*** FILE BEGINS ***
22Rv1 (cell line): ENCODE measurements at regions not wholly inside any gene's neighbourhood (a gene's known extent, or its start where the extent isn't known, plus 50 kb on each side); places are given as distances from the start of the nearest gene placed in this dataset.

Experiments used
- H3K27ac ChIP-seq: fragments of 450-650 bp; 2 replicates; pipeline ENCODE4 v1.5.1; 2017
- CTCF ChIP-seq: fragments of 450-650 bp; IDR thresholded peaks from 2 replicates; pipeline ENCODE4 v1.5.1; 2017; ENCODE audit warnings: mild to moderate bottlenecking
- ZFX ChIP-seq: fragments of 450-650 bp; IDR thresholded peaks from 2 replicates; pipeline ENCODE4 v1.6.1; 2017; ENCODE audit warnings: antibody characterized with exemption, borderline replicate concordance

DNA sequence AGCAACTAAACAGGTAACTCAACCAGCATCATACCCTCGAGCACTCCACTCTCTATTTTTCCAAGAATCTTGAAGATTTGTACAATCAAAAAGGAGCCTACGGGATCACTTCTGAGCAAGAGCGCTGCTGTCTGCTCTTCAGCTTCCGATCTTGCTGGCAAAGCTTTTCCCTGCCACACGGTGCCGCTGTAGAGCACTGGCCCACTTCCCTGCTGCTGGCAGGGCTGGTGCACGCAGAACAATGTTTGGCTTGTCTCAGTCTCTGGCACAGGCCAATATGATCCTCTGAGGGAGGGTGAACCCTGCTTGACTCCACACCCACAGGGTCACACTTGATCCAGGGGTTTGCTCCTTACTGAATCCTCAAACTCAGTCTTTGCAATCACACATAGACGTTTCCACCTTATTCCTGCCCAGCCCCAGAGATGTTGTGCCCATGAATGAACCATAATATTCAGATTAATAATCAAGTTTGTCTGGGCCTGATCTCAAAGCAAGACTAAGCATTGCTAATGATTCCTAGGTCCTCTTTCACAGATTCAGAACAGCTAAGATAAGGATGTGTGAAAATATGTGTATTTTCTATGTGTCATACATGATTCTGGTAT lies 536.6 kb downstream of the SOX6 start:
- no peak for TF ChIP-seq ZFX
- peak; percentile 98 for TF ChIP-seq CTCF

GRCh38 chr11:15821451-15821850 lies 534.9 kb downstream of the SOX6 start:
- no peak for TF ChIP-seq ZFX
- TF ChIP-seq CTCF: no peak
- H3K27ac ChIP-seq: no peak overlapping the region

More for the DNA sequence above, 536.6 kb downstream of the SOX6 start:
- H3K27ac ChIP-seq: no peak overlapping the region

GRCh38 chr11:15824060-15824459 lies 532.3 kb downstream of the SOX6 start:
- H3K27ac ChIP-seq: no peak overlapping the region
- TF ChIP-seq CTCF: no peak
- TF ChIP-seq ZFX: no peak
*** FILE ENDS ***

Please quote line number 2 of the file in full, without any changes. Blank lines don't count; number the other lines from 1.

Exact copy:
Experiments used